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Virtuoso

This is SNB's chamber music series featuring music for string quartet and wind ensemble in Saint John, Fredericton, and Moncton.

 Next Concerts

Saint John String Quartet


Saturday, April 12, 2014 in Moncton, St John's United at 7:30PM
Sunday, April 13, 2014 in Saint John, Saint John Arts Centre at 2PM
Wednesday, April 16, 2014 in Fredericton, Memorial Hall, UNB at 7:30PM


       


 

Splendid Sonorities

 

Saint John String Quartet

David Adams & Danielle Sametz, Violins

Christopher Buckley, Viola

Sonja Adams, Cello




W.A. Mozart                           String Quartet in G Major K.387 ‘Spring’

                                                            Allegro vivace assai

                                                            Menuetto

                                                            Andante cantabile

                                                            Molto allegro

 

M. Kutnowski                         Peter Emberley’s Dream

                                                           

Intermission

 

F. Schubert                             String Quartet in D minor D.810 ‘Death and the Maiden’

                                                            Allegro

                                                            Andante con moto

                                                            Scherzo allegro molto

                                                            Presto


 


Program Notes

 

 

 

W.A. Mozart              String Quartet in G Major K.387 ‘Spring’

 

Composed during 1782 in Vienna, Mozart’s String Quartet K.387 marks the first of six such quartets written in honour of his contemporary Joseph Haydn, generally considered to be the father of string quartet form. Haydn had, in the space of only a few years, elevated the string quartet from a relatively new medium to a point where it would ultimately be recognized as one of the most challenging of all forms of composition, exemplified in his own Op.33 set of six string quartets published in 1781. It was during this year that Mozart settled in Vienna, first meeting Haydn and forming a close friendship with him based on their mutual admiration for each other. Their combined output of these twelve aforementioned string quartets would mark the first great watershed of Viennese Classical chamber music.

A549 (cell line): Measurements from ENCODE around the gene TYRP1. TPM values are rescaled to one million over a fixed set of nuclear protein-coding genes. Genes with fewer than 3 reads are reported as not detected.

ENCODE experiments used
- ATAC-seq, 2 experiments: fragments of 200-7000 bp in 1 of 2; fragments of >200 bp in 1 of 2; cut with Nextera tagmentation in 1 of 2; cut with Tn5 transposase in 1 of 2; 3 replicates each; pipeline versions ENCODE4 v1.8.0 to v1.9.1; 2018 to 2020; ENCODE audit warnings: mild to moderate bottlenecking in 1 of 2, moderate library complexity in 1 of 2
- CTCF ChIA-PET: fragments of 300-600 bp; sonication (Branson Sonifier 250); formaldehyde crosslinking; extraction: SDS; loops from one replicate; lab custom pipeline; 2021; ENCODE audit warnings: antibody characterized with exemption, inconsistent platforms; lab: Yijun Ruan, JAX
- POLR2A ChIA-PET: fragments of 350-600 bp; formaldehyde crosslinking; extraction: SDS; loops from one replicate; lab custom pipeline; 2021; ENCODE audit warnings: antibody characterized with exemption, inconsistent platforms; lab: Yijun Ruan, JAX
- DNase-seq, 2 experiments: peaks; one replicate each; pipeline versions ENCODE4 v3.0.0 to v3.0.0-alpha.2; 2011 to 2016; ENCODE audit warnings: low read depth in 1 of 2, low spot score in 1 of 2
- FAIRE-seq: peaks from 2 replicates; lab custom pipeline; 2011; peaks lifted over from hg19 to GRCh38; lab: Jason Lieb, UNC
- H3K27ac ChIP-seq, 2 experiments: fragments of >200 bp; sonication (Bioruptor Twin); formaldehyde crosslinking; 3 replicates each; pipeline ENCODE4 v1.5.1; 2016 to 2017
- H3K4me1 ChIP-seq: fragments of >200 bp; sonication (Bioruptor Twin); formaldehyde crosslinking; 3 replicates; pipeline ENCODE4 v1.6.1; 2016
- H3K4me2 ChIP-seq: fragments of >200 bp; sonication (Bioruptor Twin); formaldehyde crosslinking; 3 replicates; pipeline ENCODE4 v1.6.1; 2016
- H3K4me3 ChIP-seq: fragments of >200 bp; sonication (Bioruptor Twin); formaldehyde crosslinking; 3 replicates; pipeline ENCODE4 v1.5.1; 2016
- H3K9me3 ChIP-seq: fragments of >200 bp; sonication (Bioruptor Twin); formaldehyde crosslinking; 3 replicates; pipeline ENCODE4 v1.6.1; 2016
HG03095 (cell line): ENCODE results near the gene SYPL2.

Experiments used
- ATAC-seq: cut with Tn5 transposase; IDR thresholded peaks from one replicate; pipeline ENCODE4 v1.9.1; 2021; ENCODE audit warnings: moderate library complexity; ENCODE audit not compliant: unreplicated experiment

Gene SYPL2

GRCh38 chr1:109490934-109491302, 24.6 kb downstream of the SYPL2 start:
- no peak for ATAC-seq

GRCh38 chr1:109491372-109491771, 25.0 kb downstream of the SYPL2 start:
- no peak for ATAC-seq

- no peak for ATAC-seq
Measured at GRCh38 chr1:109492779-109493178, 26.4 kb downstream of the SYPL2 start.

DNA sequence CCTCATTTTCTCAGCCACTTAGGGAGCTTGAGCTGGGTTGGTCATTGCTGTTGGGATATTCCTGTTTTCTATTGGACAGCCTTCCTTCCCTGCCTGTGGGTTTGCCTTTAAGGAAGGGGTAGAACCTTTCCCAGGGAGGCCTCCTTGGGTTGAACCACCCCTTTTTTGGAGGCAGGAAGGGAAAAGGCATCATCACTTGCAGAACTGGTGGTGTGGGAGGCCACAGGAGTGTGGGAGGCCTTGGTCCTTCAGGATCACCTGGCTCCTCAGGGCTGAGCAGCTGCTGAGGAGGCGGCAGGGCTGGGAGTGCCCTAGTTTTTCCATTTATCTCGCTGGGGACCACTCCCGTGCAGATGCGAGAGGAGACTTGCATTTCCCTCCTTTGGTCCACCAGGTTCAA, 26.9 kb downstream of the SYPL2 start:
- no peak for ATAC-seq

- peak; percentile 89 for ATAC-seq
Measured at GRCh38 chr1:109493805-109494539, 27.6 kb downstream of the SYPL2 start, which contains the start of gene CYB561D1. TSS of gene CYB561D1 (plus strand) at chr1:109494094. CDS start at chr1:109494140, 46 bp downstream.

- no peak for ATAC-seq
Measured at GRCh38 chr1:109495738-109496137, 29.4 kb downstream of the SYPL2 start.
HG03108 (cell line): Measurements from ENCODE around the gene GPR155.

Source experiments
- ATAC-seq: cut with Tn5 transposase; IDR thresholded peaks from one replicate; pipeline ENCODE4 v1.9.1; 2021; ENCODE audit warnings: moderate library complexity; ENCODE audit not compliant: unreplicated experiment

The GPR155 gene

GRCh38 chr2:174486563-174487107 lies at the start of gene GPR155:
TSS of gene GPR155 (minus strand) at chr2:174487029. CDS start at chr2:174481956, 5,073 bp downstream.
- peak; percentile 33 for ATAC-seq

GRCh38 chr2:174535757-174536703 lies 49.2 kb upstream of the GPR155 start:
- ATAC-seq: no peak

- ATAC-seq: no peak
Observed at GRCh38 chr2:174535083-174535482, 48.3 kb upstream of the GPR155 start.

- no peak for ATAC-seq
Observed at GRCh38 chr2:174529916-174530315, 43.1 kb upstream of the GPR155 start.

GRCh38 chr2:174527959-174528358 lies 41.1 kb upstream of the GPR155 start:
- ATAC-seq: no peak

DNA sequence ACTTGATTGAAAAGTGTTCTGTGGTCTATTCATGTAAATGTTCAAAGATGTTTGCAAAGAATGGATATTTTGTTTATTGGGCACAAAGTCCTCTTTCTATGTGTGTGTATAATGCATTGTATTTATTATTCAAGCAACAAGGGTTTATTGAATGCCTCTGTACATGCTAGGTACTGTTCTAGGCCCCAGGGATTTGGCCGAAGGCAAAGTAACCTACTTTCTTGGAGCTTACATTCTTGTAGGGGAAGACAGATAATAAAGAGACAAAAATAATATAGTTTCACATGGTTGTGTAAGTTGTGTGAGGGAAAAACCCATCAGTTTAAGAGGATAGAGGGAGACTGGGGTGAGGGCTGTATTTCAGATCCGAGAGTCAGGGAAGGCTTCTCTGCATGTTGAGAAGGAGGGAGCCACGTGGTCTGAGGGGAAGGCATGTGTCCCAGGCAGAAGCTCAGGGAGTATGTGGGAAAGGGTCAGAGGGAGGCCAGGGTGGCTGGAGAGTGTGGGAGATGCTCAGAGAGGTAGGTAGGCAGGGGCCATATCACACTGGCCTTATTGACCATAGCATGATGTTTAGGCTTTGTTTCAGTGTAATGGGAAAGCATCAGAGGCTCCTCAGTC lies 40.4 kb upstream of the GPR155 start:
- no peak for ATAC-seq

The first movement, written in Sonata form, features intricate instrumental writing, frequent dynamic contrast and heavy chromaticism for the period. This characterizes themes in the other movements as well and suggests an artistic unity to the quartet as a whole, a very progressive concept in early string quartet history. The main theme in this movement is gracefully light and, for all its complexity and considerable expressive depth, is quite easy for the listener to engage with. The development has the feel of an operatic recitative, beginning ponderously before finding a more animated and serious voice. A more fully realized and elaborate exploration of the main thematic material concludes the movement in delightful style.

 

Mozart breaks with convention by placing the Minuet second in proceedings rather than as the quartet’s third movement. It employs distinctive note-to-note dynamic contrast and a jerky chromatic climb upward in its opening, hinting perhaps at the future of the Scherzo genre. The Trio descends into a gruff G minor opening with all four players in a striking unison, its continued chromaticism and dynamic contrast now contributing towards a darker tension for the first time in the quartet.

 

The Andante Cantabile third movement conveys the quality of a serene and exquisite song. As the movement unfolds it becomes a soaring and radiant example of polyphony, four independent threads interwoven so that no single melody remains memorable but rather the greater sense of a sustained harmonic splendour.